Most of us come across sleep every 24 hours or so, but science has only ever scratched the surface of what’s really going on when we shut our eyes. But now, thanks to a new study’s illuminating findings, we may be finally able to put this mystery to rest!
A new study conducted at the University of Miami just made a groundbreaking new discovery about sleep: basically what our bodies are doing is they are resting.
Wow! Let’s unpack that.
Here’s how it works: when our bodies are not sleeping, they are doing what is known as being awake. Being awake is essentially being active. When our bodies are awake, they are able to do things, such as eating, walking, jumping, speaking, showering, driving, or contributing to society in any way.
On the other hand, when our bodies are asleep, they become inactive, rendered completely useless! And yet, despite the inefficiency of this daily process, the human body still feels compelled to sleep.
Huh. Weird, right? Why would it be necessary for our bodies to become inactive when they could be active?
Well here’s a little history lesson for you: sleep, we tend to forget, is a little-understood phenomenon. Throughout humanity’s history, sleep has been written off as trivial. But this new study tells us that for human bodies, sleep is crucial.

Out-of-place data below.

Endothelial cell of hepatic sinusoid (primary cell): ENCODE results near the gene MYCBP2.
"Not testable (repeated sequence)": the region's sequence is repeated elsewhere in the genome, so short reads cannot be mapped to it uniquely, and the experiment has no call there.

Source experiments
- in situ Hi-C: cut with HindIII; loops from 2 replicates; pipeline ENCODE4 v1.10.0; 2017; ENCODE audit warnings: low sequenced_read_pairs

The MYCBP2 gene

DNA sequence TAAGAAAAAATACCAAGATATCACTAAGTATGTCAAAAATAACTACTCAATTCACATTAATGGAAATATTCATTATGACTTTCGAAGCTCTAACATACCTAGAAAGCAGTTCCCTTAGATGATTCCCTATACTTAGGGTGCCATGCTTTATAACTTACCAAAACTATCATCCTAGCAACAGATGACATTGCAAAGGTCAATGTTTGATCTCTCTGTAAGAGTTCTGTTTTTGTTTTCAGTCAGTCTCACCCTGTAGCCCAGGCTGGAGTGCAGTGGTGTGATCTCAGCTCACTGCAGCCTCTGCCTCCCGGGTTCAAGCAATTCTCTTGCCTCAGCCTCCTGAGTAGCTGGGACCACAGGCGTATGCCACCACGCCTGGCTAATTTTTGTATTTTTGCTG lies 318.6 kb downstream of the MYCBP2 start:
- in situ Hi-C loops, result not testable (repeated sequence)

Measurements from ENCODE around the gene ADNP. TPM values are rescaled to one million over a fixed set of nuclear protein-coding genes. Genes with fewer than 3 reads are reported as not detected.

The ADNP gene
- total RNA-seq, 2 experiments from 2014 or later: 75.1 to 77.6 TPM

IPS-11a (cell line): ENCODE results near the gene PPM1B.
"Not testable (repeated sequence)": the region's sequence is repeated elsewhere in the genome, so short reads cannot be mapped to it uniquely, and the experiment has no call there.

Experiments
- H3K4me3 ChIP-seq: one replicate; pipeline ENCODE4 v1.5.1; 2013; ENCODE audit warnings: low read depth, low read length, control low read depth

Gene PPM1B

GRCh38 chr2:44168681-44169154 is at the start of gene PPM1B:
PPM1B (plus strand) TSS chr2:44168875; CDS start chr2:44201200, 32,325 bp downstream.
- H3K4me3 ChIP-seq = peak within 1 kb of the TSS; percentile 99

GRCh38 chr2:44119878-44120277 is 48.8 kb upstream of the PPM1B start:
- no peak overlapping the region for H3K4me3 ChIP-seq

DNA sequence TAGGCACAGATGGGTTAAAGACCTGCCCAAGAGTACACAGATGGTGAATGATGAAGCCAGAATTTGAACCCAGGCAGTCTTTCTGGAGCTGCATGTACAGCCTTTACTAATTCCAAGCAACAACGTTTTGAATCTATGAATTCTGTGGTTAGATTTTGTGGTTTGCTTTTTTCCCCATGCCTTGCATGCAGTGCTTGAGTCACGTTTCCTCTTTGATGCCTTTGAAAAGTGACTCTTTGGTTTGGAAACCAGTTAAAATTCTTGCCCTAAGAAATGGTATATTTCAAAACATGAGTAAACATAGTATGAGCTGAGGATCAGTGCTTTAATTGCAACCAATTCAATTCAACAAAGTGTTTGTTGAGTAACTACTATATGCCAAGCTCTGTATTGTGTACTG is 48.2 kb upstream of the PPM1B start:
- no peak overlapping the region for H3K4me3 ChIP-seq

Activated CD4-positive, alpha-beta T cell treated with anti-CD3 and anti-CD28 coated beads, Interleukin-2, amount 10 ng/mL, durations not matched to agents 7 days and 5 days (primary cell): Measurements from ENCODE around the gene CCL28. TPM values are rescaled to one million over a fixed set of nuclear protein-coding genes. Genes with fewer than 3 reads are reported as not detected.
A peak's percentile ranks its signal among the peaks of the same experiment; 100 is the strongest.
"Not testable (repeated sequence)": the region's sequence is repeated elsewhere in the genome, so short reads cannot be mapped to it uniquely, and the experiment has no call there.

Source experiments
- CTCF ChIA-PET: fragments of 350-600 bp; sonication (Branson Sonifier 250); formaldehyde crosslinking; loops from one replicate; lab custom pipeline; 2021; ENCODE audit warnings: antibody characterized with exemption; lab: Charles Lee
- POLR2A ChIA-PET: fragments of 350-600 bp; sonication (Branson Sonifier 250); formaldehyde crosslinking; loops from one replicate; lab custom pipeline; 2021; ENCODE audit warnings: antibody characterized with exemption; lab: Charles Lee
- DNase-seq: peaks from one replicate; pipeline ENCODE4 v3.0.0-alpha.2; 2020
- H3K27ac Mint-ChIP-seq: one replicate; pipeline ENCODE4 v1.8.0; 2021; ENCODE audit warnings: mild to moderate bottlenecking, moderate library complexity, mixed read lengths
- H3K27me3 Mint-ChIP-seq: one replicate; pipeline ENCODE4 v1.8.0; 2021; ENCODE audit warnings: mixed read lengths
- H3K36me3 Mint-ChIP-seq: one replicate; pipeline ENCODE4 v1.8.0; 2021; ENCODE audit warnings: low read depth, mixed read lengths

After being awake during the day, it is unfortunately necessary that we must, essentially, “refresh” our bodies. Does that make sense? It’s kind of like how cellular phones need to “recharge” in order to function after their battery runs out. This is novel, but think of sleep like a battery recharging: your bed is essentially a charger, your home is an outlet, and nighttime is electricity.
And so, because we do work, we must also, sadly, rest afterward. But, the good news is that this resting contributes positively to the work we do the following day! Don’t believe us? Go read the study, then sleep on it.